Colorado’s attorney general requested the U.S. Department of Transportation on Tuesday to take a look at issues which Frontier Airlines did not refund the cost of flights canceled because of the coronavirus outbreak and made it virtually not possible for individuals to use vouchers for other flights during the pandemic.
In a sales copy to Transportation Secretary Elaine Chao, Attorney General Phil Weiser mentioned the office of his had received over 100 complaints from Colorado and twenty nine other states regarding the Denver based low cost carrier since March, over any company.
Individuals said that Frontier refused to issue them your money back when flights had been canceled because of the pandemic, which Weiser said violated department laws that refunds are actually thanks sometimes when cancellations are because of to situations beyond airlines’ management. Individuals that received vouchers for use on future flights after voluntarily canceling their travel plans have been not able to redeem them. Some were rejected with the airline’s site and were unable to extend the 90-day time limit for making use of them or perhaps had been confined to using the vouchers on only one flight, he wrote. Still individuals that sought assistance through the airline’s customer service line were recorded on hold for many hours and were disconnected regularly, he said.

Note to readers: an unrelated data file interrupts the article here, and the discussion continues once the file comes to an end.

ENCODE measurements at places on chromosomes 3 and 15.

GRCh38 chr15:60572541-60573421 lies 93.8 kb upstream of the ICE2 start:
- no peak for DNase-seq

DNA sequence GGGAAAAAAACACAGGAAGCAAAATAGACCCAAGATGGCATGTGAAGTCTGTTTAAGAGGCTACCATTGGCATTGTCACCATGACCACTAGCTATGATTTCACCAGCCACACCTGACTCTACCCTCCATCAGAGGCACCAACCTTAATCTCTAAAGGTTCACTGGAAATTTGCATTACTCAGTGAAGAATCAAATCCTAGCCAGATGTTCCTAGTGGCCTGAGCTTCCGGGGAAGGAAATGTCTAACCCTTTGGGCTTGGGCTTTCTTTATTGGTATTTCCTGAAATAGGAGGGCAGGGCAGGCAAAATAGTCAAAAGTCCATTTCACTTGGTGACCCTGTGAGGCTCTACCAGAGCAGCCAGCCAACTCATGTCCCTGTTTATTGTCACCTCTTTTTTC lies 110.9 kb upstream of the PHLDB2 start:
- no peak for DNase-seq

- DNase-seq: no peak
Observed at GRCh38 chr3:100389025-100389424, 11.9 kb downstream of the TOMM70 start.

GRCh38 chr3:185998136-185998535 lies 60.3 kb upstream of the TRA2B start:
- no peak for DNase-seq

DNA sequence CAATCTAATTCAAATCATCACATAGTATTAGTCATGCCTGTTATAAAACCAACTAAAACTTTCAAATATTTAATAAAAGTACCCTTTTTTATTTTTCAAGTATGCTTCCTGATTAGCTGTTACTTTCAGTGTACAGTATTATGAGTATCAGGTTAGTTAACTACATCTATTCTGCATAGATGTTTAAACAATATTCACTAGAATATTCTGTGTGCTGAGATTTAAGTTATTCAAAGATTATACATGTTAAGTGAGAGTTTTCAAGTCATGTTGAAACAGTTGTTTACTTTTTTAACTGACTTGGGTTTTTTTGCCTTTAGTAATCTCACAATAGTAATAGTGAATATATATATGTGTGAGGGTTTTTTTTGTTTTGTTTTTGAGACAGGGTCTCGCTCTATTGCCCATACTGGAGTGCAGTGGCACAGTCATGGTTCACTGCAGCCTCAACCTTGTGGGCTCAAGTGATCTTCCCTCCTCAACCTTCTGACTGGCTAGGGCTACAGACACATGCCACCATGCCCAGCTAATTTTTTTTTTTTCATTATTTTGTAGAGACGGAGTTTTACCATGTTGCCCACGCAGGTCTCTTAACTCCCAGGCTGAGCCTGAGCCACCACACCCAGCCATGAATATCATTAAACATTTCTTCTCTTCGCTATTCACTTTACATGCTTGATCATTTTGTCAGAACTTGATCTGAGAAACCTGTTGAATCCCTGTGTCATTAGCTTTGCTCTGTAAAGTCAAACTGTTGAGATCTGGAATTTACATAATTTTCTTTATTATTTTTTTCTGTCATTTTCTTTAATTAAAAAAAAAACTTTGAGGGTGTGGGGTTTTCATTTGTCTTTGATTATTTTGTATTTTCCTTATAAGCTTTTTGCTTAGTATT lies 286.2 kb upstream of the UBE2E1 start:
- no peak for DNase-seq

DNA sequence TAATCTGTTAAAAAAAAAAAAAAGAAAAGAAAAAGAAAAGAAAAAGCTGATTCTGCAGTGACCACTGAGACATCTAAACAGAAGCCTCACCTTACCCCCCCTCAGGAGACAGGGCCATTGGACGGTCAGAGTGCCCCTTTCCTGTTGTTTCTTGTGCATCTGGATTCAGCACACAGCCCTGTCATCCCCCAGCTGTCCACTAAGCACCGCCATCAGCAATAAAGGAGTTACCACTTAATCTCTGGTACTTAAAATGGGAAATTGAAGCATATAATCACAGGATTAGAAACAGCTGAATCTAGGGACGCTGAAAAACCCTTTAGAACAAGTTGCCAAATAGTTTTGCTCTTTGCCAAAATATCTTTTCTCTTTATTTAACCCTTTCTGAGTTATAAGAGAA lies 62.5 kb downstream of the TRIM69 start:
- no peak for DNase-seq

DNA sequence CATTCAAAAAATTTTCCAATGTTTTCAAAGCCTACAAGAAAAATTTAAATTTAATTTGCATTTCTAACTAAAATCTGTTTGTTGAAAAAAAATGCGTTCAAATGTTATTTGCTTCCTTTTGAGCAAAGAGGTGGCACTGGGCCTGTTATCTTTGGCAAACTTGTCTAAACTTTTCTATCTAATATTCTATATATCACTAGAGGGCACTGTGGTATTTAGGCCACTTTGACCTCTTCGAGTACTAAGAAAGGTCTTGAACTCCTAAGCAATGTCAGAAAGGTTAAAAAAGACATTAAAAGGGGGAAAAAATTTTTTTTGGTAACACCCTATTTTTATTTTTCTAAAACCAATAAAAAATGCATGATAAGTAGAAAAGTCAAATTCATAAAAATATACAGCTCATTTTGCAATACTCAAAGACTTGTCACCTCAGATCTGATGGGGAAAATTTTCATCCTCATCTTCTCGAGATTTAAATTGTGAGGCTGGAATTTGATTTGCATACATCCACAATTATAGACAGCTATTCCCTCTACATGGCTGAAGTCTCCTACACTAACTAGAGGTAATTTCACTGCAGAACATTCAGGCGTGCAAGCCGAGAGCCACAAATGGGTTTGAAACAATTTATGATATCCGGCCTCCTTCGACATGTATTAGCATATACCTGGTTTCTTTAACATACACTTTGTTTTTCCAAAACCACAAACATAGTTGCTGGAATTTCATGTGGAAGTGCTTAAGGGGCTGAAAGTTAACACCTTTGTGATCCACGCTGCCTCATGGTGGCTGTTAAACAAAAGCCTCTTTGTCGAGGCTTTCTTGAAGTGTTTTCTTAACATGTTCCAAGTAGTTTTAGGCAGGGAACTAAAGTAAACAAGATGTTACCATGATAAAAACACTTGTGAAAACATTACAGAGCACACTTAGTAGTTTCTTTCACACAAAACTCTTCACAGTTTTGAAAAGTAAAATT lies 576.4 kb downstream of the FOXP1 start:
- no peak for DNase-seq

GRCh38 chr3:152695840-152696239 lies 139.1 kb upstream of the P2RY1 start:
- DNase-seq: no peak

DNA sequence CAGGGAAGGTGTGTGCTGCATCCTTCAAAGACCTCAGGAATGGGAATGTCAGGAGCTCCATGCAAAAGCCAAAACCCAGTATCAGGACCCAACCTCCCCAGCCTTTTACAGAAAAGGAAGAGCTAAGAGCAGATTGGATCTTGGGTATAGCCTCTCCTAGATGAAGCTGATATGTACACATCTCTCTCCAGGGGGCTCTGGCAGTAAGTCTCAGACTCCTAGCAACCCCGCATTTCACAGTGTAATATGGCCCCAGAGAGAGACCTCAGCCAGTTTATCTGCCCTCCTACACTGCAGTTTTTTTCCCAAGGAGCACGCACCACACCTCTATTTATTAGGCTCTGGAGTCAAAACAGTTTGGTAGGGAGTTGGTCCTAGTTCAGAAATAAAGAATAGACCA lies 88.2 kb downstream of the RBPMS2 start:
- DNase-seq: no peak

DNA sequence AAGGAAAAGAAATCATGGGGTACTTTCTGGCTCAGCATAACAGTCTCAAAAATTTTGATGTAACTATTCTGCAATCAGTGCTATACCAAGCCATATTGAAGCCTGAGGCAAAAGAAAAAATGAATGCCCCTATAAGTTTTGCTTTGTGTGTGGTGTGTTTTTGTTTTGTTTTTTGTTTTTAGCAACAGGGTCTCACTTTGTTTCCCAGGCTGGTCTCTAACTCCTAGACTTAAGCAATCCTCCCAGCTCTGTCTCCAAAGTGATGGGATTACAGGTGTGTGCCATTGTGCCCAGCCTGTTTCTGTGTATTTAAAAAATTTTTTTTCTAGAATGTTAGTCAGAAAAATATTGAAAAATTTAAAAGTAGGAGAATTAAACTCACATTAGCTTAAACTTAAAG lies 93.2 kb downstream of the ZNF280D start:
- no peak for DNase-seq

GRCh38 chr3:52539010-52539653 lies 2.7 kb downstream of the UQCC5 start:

Weiser believed that the Department of Transportation was at the very best spot to explore the complaints and said it has to issue fines of as much as $2,500 a violation when appropriate.
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Companies cannot be permitted to make the most of customers during the time and should be held responsible for deceptive and unfair conduct, he mentioned in a declaration.
Frontier said it has remained in total compliance with division rules and regulations concerning flight changes, cancellations and refunds.
Throughout the pandemic, Frontier Airlines has acted in good faith to care for the passengers of ours compassionately and fairly, the company said in a statement.
Claims about getting refunds from airlines surged this spring. In May, Chao requested airlines to be as considerate and flexible as possible to the demands of passengers who face financial difficulty.
In the department’s May air travel customer report, probably the most recent offered, Frontier had the third highest rate of overall complaints, trailing Hawaiian Airlines and United Airlines. The report counts just complaints from customers that go through the trouble of filing a criticism with the unit, not those who only complain to an airline.